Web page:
“It’s a role I’ve always wanted to do.”

Li Cunxin is talking about Drosselmeyer, a character from the ballet The Nutcracker. Li is one of the most acclaimed dancers of his generation — a superstar of the ballet world. The thing is, Drosselmeyer doesn’t usually require much dancing.

Under Li’s tenure as artistic director, The Nutcracker has become something of a modern Christmas tradition for Queensland Ballet. But this year there will be a difference, the company announced in September: Li himself would be taking the stage.

When tickets to his particular performance sold out within an hour of the announcement, Li was determined not to let his audience down. The 56-year-old has since been putting himself through weeks of training, adapting the role to include new choreography. “The expectation out there was so high,” he says. “The perception in the community is that I will be dancing, and I really felt I needed to give something more.”

The Nutcracker tells the tale of a young girl, Clara, who goes to bed on Christmas Eve after a celebration at her family’s house. The story unfolds as she wakes before midnight and is whisked into a fairytale adventure of mice, soldiers, the sugarplum fairy, snow queen and her prince. “[The audience] should feel a sense of magic,” Li says of the story. “They should walk away having the most beautiful, enlightened feeling.”

Li clearly gets excited when talking about The Nutcracker. Well he might: it was a 1984 production of the Tchaikovsky ballet that formed the background for the famous reunion with his parents in Houston after he’d defected from his native China three years earlier.

On that night, the performance was delayed twenty minutes while Li’s parents were escorted via police car from the airport. When they finally walked into the theatre, the audience erupted in applause. “It was truly the most memorable highlight of my entire life,” Li says.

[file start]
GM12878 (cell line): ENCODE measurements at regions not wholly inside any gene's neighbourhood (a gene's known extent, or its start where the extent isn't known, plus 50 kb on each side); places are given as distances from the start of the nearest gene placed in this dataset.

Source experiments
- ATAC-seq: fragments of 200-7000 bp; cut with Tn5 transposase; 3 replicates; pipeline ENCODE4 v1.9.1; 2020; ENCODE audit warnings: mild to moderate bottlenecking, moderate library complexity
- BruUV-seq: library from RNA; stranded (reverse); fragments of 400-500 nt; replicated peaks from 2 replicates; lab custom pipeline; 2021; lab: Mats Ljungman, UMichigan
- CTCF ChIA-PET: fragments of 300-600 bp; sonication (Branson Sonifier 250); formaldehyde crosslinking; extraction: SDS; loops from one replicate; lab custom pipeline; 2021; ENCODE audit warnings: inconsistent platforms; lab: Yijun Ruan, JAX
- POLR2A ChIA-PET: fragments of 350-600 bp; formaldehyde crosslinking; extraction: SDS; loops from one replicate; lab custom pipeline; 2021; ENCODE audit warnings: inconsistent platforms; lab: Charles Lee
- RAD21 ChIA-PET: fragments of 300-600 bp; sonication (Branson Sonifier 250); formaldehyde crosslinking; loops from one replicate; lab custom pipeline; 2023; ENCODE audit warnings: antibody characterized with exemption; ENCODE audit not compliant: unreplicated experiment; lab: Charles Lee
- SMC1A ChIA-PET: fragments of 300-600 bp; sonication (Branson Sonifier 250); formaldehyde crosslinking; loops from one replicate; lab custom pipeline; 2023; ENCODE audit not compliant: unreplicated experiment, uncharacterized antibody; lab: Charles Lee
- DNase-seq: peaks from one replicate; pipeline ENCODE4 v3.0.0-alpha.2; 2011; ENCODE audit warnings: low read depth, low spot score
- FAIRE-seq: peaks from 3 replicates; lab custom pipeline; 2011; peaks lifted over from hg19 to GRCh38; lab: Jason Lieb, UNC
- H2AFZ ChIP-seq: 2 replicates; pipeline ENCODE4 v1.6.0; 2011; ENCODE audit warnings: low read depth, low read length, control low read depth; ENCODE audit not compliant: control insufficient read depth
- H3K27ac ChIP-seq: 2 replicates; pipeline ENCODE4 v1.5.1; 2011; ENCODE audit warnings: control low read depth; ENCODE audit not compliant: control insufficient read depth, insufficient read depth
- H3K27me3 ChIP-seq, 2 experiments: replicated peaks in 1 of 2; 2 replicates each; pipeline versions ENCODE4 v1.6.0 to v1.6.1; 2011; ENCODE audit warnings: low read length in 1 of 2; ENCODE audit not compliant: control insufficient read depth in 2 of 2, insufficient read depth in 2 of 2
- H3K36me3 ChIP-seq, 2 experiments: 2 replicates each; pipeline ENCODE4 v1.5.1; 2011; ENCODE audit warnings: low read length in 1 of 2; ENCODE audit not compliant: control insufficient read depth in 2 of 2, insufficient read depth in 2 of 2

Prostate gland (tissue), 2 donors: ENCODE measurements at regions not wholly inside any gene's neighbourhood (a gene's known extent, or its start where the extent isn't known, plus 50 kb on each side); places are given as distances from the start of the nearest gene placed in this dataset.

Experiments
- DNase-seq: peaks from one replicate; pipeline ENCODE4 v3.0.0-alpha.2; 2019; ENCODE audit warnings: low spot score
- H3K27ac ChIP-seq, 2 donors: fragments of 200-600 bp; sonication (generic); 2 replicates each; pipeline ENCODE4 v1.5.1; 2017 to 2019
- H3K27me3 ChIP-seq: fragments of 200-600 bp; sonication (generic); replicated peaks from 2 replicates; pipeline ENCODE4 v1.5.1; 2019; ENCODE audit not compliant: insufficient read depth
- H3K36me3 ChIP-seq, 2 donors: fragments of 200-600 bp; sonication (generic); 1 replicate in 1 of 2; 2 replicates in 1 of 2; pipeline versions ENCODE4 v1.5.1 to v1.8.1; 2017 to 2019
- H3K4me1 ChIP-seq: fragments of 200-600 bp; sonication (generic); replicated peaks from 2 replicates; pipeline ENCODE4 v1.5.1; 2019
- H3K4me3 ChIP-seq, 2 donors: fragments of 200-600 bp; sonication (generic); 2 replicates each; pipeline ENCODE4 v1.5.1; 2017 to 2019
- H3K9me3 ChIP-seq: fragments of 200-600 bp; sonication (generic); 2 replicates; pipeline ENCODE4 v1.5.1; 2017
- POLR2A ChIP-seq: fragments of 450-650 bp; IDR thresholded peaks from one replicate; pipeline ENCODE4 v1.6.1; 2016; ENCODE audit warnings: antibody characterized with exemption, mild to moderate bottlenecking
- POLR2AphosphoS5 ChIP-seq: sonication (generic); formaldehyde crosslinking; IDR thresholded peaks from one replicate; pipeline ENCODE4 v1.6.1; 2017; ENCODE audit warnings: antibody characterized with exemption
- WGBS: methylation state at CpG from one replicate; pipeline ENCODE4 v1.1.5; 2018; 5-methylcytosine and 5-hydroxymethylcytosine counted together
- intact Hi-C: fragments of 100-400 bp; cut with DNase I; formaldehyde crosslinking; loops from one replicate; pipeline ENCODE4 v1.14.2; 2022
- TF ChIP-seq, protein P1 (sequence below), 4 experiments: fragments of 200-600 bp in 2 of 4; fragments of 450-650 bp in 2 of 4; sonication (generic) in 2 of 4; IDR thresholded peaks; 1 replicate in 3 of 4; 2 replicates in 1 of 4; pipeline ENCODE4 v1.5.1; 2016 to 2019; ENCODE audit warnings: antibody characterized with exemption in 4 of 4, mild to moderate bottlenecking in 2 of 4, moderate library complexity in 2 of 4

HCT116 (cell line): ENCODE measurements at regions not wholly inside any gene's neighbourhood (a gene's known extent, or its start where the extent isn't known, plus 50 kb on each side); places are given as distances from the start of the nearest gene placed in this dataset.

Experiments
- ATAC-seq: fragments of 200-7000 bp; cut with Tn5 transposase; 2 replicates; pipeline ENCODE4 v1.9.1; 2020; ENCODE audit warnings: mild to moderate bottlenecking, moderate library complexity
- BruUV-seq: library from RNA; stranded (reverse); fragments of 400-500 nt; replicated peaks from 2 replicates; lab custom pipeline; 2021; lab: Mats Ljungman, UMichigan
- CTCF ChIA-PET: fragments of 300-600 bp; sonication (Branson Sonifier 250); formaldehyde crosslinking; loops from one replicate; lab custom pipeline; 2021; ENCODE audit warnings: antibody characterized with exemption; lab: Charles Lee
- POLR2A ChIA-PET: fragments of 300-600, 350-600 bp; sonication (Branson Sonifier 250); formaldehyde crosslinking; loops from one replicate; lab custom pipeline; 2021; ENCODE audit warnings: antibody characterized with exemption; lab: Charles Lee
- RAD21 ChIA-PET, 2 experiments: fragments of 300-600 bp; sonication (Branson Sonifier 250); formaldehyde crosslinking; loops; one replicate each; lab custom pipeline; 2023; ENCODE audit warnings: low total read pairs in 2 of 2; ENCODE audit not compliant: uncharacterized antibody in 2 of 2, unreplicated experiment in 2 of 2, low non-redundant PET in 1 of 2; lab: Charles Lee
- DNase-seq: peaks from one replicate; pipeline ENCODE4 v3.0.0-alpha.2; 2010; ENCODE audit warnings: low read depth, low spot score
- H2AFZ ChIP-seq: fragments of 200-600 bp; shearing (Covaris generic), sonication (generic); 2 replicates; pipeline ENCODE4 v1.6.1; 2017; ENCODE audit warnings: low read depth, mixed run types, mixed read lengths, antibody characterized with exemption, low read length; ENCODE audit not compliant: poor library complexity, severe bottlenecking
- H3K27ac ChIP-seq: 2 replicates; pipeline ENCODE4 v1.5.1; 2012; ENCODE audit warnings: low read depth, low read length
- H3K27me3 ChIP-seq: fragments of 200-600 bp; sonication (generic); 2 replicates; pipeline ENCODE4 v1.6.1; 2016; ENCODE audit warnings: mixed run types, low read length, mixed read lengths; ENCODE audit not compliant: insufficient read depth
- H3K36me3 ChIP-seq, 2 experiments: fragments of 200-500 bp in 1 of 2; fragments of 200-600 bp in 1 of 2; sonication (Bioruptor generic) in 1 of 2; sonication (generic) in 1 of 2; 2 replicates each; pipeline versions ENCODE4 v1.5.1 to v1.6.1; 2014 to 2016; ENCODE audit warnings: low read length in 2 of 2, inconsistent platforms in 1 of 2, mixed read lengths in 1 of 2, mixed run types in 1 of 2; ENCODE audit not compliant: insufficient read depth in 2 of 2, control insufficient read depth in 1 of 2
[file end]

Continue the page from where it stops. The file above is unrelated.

But his love for ballet did not come to him early. “When I started I absolutely loathed it,” he says.

Born in Mao Zedong’s communist China, as a child it was a battle simply to survive. “I had no understanding of what ballet was all about because I was a country peasant boy,” he says. “Our daily struggle was for food. Ballet was so far from my dreams and aspirations.”

Li was 11 when Chinese officials arrived at his home in rural Shandong and selected him to attend Beijing Dance Academy. There he would endure the punishing physical regime that would lay the foundation for his career. It was a teacher from the dance academy who was able to persuade him to work harder. “That teacher said to me, ‘If you become the best possible dancer, then you could possibly save your family,’” he says. “That was my strongest source of motivation.”

His life since has been marked with many unique experiences more dramatic than most. “Like the near death experience at the Chinese consulate [in Houston], and to be cut off from my own country and family for many years,” he reminisces. “There were a lot of incredibly challenging experiences of my life.”

Since Li took on the role of artistic director for Queensland Ballet in 2012, he’s managed to build the company into one of the most respected in the Asia Pacific. Its success has challenged perceptions and caught the attention of international directors. “We could do virtually any production that was [developed] by the likes of The Royal Ballet and American Ballet Theatre because we have been innovative,” Li says.

Queensland Ballet is now inundated with applications from dancers, choreographers and teachers across the globe. “The reputation is not only the quality or the standard of productions, but also the environment we work in,” Li says. “Vision is a key ingredient in our success.”

The Nutcracker runs from December 8 — 16 at Lyric Theatre, QPAC. Li performs as Drosselmeyer this Sunday December 10.